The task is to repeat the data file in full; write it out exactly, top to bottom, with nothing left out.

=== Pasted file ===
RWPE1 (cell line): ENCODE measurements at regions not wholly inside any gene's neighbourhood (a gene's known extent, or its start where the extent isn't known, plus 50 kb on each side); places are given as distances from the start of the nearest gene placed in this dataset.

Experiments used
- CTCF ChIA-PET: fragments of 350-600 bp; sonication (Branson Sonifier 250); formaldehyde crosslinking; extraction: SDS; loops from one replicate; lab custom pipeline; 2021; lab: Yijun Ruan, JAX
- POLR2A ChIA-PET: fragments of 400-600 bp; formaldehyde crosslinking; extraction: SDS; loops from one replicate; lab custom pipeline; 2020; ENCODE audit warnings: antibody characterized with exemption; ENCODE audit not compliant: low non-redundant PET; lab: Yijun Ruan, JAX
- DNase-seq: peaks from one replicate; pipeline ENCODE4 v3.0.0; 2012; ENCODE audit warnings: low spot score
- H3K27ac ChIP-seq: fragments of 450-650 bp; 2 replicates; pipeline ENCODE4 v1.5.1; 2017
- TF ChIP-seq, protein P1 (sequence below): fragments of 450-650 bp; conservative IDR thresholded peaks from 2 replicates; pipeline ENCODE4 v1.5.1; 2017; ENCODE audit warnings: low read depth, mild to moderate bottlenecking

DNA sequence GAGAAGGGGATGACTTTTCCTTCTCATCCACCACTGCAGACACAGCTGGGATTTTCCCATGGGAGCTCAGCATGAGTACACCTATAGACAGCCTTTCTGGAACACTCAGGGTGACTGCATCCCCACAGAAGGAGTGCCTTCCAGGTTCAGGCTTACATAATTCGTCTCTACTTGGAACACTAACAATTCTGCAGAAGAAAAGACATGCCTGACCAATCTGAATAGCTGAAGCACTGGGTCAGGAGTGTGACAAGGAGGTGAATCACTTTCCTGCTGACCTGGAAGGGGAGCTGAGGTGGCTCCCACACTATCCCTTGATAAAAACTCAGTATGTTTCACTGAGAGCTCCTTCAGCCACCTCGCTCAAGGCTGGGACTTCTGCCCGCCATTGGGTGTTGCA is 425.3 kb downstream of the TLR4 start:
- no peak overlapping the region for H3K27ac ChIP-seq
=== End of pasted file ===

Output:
RWPE1 (cell line): ENCODE measurements at regions not wholly inside any gene's neighbourhood (a gene's known extent, or its start where the extent isn't known, plus 50 kb on each side); places are given as distances from the start of the nearest gene placed in this dataset.

Experiments used
- CTCF ChIA-PET: fragments of 350-600 bp; sonication (Branson Sonifier 250); formaldehyde crosslinking; extraction: SDS; loops from one replicate; lab custom pipeline; 2021; lab: Yijun Ruan, JAX
- POLR2A ChIA-PET: fragments of 400-600 bp; formaldehyde crosslinking; extraction: SDS; loops from one replicate; lab custom pipeline; 2020; ENCODE audit warnings: antibody characterized with exemption; ENCODE audit not compliant: low non-redundant PET; lab: Yijun Ruan, JAX
- DNase-seq: peaks from one replicate; pipeline ENCODE4 v3.0.0; 2012; ENCODE audit warnings: low spot score
- H3K27ac ChIP-seq: fragments of 450-650 bp; 2 replicates; pipeline ENCODE4 v1.5.1; 2017
- TF ChIP-seq, protein P1 (sequence below): fragments of 450-650 bp; conservative IDR thresholded peaks from 2 replicates; pipeline ENCODE4 v1.5.1; 2017; ENCODE audit warnings: low read depth, mild to moderate bottlenecking

DNA sequence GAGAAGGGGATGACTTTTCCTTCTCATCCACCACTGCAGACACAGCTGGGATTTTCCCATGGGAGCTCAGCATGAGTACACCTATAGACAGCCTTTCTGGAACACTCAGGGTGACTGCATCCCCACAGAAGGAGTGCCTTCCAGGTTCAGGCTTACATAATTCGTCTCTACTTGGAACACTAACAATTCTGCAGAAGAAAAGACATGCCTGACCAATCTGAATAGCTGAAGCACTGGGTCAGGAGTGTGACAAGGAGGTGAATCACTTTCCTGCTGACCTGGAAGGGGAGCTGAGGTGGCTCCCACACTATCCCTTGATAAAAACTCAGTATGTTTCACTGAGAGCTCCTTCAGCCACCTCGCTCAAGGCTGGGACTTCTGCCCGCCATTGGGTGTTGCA is 425.3 kb downstream of the TLR4 start:
- no peak overlapping the region for H3K27ac ChIP-seq